Saturday, September 20, 2008

How to make a Legolas costume out of nothing in two days

Kristina's assumption, that I'd had someone make me a Legolas outfit in the states and then was silly enough to bring it to the ice with me, simply isn't true. The getup that you saw me wearing in those photos I posted yesterday was all made by me, over the course of two days, from whatever I could find around the station. Which turned out to be an awful lot.

For some of it, I was able to use clothes that I already had. Some gray long underwear made good leggings, and one of those slippery undershirts from REI made a perfect undertunic shirt, even had that sort of silvery, shimmery appearance. A green bedsheet gave up it's life to be my cloak, and (although I actually wore my regular work boots in those photos) the removable liners from some cross-country ski boots made a good lower half for my Elvin boots.

The "jerkin", I guess it's called, the tunic thing that he wears, I had to make.



I started with a lab coat that I stole from the beakers, and removed the exterior sewn-on pockets, buttons, collar, and cut the sleeves off at about my bicep. I then died it first a pale green, but I wasn't too happy with the color (it was a bit too neon), and dyed it again with a brownish tan, ending with a really nice early clay color that's slightly darker then in the photo, and with a hit of green.

I then took it in by six inches just above the waist, to give that tapered, sleek look, and to generally make it fit me better and not be all billowy. I hemmed all the cut edges, and affixed a strip inside the middle seam with Velcro to hold it closed.

The "leather" shoulder covering was a bit harder. The material actually came from the cover from our old BBQ grill, it's not pleather, but it is vinyl with a slightly leathery texture and feel that actually worked damn well. It's a very dark brown, almost black. I made it in three pieces, one single large pieces goes across the back, over the shoulders and down the middle, and then the little bits over the arms are separate. It was VERY fiddly to make, and I had to enlist the help of Katherine, a girl on station who has almost the exactly same build as I do (skinny), as a fitting model. Once I got it mostly pinned in place, I put it on and had Webster do the final adjustments to that the material would actually lay flat, figuriing out where to take out some material and things. I then hemmed it, and sewed it to the lab coat. The silver decoration is paint marker.

The other stuff was made much the same way.



Those two oval things were my boot wraps; they wrap around my shins and affix to themselves with Velcro. The arm bracers sitting on top were the same deal, nothing fancy, just paint marker for the decoration. They were made from the same material as the jerkin top, cut from the old BBQ grill cover. The belts and strapping were made from some scraps of actual plether that I found in the Skua aisle, I think it was scraps left over from fixing or making the hot tub cover. I just cut some strips off, hemmed the edges, and threw a buckle on it. I actually DID make a quiver, out of a mailing tube wrapped in the brown pleather, but didn't end up using it, as the cloak just looked funny with it underneath.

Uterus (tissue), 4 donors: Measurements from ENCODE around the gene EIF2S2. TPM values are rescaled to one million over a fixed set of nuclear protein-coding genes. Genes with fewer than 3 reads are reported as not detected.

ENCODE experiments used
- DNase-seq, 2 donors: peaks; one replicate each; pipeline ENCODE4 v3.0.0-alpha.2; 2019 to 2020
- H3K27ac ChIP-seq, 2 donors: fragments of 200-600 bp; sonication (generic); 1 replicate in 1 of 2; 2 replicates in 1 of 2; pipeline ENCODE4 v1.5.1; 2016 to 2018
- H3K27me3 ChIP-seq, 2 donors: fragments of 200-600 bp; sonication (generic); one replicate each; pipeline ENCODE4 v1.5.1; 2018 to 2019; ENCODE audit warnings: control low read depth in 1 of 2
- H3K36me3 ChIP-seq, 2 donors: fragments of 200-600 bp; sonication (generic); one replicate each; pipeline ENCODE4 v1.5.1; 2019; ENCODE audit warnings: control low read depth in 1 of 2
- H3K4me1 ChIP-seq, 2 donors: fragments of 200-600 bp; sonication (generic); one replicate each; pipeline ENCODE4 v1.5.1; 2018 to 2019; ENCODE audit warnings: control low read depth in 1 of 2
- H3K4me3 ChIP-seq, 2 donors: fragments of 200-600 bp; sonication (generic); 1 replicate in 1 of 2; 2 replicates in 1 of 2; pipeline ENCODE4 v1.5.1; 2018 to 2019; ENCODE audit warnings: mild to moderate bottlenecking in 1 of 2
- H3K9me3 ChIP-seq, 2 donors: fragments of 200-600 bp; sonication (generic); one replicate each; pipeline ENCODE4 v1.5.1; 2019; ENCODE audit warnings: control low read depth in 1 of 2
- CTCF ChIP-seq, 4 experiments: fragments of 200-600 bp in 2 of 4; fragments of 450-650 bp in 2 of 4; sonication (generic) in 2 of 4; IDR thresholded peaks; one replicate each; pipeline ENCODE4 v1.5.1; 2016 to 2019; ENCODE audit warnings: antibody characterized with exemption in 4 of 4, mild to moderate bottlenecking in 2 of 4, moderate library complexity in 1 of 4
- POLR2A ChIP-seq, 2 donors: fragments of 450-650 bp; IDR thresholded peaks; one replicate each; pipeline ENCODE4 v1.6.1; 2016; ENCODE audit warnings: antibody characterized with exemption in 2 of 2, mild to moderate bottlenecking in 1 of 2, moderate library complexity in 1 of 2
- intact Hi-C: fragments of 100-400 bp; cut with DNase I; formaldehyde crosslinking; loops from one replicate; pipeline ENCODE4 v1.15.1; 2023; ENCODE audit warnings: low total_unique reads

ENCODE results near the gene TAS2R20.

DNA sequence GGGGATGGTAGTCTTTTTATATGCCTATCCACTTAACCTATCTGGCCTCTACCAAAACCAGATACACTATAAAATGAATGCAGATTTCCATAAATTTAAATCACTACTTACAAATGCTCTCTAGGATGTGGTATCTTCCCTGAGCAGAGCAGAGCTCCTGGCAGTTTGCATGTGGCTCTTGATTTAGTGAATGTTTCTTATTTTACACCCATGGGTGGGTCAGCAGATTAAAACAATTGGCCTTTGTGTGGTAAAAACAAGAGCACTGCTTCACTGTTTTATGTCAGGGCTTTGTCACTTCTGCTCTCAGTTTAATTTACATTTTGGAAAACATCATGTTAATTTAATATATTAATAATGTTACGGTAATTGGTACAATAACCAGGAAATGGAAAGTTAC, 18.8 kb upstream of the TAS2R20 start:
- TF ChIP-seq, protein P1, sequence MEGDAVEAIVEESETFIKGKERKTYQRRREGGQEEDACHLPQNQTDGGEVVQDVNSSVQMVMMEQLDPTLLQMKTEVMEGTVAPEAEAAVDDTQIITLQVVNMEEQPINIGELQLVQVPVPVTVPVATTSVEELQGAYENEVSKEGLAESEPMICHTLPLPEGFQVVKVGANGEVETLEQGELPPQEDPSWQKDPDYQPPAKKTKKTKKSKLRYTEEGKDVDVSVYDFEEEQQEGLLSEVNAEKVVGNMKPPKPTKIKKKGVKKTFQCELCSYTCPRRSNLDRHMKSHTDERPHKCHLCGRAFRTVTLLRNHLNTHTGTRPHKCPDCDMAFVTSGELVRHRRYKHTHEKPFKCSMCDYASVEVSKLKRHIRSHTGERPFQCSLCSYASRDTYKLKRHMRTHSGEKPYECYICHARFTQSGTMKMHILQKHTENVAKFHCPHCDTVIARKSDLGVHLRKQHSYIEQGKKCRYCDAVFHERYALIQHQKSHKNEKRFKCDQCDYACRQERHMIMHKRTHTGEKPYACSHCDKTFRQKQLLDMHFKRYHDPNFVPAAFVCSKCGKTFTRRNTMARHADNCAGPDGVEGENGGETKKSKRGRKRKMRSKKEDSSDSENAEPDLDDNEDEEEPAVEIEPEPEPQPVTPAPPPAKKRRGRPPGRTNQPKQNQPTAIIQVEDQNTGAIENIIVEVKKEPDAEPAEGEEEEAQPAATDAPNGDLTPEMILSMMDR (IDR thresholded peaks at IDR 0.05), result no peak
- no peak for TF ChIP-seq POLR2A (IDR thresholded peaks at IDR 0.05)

As I mentioned before, when I first made this costume, for boots I used some ski boot liners with the wraps over them for my boots, which was fine walking around indoors. However, running around outside on ice like a fool, I figured I'd end up hurting myself, so in the pics yesterday, you can see that I'm just wearing my work boots, with the boot wraps over them.

It took a quite a bit of doing, and a lot of trying it on, seeing how it looked, making minor adjustments, trying it on again, etc, but it turned out really well. I actually made all this for a costume party we had a couple weeks ago. All this effort won me the prize for "Best Costume", as voted on by the whole station. The original prize was supposed to be a bottle of vodka (booze is sort of the default reward for winning just about anything here), but given that I don't drink, they had to come up with another prize. So I was presented with . . .



A Triceratops pinata!

....

I really have no idea how a dinosaur pinata appeared down here, but I've given up questioning things like that. I think we're breaking it open tonight (I'm told there is candy and little plastic dinosaurs inside!), in celebration of . . . uh, it being Saturday.

1 comment:

Katherine said...

That's amazingly detailed, I've seen costumes back here in Chicago that weren't as nice as that. I never would have guessed that it started life as a lab coat.